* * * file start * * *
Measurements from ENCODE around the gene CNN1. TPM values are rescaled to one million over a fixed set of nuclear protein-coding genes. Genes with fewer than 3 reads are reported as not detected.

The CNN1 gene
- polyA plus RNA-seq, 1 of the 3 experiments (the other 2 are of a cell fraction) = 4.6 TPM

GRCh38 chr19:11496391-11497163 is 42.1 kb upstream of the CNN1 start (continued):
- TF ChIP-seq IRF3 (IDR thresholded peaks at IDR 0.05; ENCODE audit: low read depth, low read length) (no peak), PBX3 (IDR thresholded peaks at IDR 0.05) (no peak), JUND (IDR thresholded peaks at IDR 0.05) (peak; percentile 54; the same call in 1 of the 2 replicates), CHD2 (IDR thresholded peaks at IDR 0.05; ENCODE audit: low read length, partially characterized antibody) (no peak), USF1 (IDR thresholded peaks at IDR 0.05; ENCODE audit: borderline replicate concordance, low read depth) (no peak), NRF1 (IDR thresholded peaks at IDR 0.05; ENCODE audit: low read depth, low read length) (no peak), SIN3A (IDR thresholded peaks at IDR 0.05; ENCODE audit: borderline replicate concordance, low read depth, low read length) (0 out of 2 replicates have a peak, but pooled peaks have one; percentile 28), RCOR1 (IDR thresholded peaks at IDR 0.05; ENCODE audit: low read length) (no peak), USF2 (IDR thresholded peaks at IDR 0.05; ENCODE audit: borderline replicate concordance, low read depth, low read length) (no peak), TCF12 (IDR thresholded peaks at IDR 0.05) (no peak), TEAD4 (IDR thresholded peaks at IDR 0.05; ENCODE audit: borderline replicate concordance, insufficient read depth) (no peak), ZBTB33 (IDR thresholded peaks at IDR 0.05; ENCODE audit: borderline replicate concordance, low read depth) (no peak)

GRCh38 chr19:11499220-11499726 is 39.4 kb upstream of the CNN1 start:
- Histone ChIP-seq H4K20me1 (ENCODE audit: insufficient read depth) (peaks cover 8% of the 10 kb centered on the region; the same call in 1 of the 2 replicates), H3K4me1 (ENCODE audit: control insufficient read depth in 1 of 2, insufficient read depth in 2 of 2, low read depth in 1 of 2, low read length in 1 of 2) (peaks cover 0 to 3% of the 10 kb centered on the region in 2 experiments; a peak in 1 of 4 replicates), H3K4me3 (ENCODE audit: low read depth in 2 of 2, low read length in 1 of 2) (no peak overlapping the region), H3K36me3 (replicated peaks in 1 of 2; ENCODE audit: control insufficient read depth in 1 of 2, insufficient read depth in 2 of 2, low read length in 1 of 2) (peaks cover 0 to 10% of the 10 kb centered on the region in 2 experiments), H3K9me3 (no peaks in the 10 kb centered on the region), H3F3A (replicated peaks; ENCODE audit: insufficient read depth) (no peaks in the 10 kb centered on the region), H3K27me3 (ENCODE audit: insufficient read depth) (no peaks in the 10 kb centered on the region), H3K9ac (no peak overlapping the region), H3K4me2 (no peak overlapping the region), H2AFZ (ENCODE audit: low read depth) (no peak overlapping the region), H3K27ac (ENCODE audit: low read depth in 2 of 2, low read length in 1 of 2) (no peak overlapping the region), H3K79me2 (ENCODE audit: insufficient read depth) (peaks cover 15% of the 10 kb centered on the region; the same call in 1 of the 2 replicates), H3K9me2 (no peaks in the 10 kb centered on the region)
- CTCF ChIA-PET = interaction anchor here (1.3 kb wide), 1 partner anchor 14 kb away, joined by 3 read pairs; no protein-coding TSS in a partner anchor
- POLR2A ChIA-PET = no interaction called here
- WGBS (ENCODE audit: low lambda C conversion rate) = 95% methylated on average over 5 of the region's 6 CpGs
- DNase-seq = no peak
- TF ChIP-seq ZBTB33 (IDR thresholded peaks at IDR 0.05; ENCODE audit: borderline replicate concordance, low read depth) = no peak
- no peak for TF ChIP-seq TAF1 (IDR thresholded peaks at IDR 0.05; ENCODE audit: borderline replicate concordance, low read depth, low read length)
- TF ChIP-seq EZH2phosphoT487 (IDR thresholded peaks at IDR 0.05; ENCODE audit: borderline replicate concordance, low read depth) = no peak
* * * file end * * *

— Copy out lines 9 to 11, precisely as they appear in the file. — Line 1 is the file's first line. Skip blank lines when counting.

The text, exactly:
- POLR2A ChIA-PET = no interaction called here
- WGBS (ENCODE audit: low lambda C conversion rate) = 95% methylated on average over 5 of the region's 6 CpGs
- DNase-seq = no peak